The behavior of suspended particulate matter emitted from the combustion of agricultural residue biomass under different temperatures
Biomass to Biofuels
There are large quantities of waste rice husk and straw estimated at around 3.9 million tons as biomass waste every year in Japan. Air pollutants emitted from exhaust gases of rice husk incineration lead to environmental damage, not only because of the influence on global environment and climate, when released into the atmosphere, but also on human health due to local air pollution. Therefore, it is necessary to effectively utilize waste rice husk and straw to reduce air pollutants. In recent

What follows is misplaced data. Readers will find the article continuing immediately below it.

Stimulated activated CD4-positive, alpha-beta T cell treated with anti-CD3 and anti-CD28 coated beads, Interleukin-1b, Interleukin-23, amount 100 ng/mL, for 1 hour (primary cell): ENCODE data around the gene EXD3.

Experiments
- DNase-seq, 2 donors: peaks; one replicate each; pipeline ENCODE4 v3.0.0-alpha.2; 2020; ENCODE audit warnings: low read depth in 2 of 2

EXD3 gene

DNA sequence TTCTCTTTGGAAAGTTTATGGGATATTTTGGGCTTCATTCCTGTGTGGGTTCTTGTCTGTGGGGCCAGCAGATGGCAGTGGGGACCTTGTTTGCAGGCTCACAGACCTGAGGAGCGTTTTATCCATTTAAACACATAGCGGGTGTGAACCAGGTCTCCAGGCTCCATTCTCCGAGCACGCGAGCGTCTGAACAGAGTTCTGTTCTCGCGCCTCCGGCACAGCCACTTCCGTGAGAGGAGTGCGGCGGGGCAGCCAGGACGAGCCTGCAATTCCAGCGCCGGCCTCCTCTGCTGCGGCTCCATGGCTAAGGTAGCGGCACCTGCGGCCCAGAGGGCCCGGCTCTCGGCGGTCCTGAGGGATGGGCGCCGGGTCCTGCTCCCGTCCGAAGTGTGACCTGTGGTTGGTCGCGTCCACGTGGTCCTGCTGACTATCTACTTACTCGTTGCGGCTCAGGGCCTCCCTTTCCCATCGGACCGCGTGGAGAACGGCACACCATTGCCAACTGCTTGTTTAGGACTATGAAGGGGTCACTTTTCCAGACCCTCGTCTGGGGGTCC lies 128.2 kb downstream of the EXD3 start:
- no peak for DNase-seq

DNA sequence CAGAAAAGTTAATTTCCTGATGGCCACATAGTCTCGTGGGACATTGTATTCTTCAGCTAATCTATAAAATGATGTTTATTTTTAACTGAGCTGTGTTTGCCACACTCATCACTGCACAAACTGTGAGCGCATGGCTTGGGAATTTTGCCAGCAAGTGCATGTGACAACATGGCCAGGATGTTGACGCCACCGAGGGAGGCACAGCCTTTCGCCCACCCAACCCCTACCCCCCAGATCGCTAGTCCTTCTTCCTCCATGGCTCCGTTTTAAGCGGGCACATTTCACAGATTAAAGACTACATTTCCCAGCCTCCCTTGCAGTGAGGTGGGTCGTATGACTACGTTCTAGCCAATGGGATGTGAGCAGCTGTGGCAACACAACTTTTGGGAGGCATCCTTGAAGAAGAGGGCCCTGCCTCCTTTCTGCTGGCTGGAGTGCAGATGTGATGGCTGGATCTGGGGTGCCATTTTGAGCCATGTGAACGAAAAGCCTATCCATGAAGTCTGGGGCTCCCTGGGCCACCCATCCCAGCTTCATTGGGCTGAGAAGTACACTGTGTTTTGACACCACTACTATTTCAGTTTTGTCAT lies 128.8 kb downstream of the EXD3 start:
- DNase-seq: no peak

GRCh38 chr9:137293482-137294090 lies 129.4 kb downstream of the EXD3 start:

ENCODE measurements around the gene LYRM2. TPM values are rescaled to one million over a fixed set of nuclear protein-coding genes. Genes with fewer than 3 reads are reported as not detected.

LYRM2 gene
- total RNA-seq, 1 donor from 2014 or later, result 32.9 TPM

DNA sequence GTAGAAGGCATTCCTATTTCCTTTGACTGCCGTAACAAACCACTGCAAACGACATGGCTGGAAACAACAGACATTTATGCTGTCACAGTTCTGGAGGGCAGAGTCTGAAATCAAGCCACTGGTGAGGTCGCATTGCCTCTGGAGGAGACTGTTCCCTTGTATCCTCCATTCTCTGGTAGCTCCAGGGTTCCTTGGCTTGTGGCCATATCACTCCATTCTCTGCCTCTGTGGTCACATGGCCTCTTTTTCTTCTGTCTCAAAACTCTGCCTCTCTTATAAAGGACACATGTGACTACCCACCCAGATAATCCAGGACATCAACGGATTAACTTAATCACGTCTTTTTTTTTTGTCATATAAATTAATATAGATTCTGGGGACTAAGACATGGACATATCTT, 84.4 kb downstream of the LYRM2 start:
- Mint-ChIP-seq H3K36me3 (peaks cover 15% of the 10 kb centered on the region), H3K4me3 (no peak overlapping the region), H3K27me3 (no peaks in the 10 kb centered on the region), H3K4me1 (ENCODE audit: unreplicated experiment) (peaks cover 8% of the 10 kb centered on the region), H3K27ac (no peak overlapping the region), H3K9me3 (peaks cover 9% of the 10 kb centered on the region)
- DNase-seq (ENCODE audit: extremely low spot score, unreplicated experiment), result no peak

... utants. In recent years, there has been an increasing demand on the utilization of unused biomass instead of fossil oil fuel in combustors for farminggreenhouses' heating during the winter season. The increasing demand will increase the running costs. In general, since these combustors are small in size, there is a lack of regulations or laws (e.g. The Air Pollution Control Act and The Waste Disposal and Public Cleaning Law) in operation for their air pollution control. So far, small size combustors are characterized by their simplicity of structure and low costs. However, they emit visible black carbon (elemental carbon) due to their poor combustion performance. In this study, the possibility of the substitution of fossil fuel by waste rice husk and rice straw is investigated in laboratory model combustion experiments. The emission behavior of harmful air pollutants emitted from rice husk and straw combustion is evaluated by measuring carbonaceous and ionic composition of suspended particulate matter in the exhaust gases. From the analytical results, particulate mass concentrations were found reduced substantially at high temperature combustion. From the results of this study, it can be suggested that stable combustion performance Biomass to Biofuels 55 under suitable conditions is needed in order to control less air pollutants emitted from biomass fuel although small size combustors are still not regulated.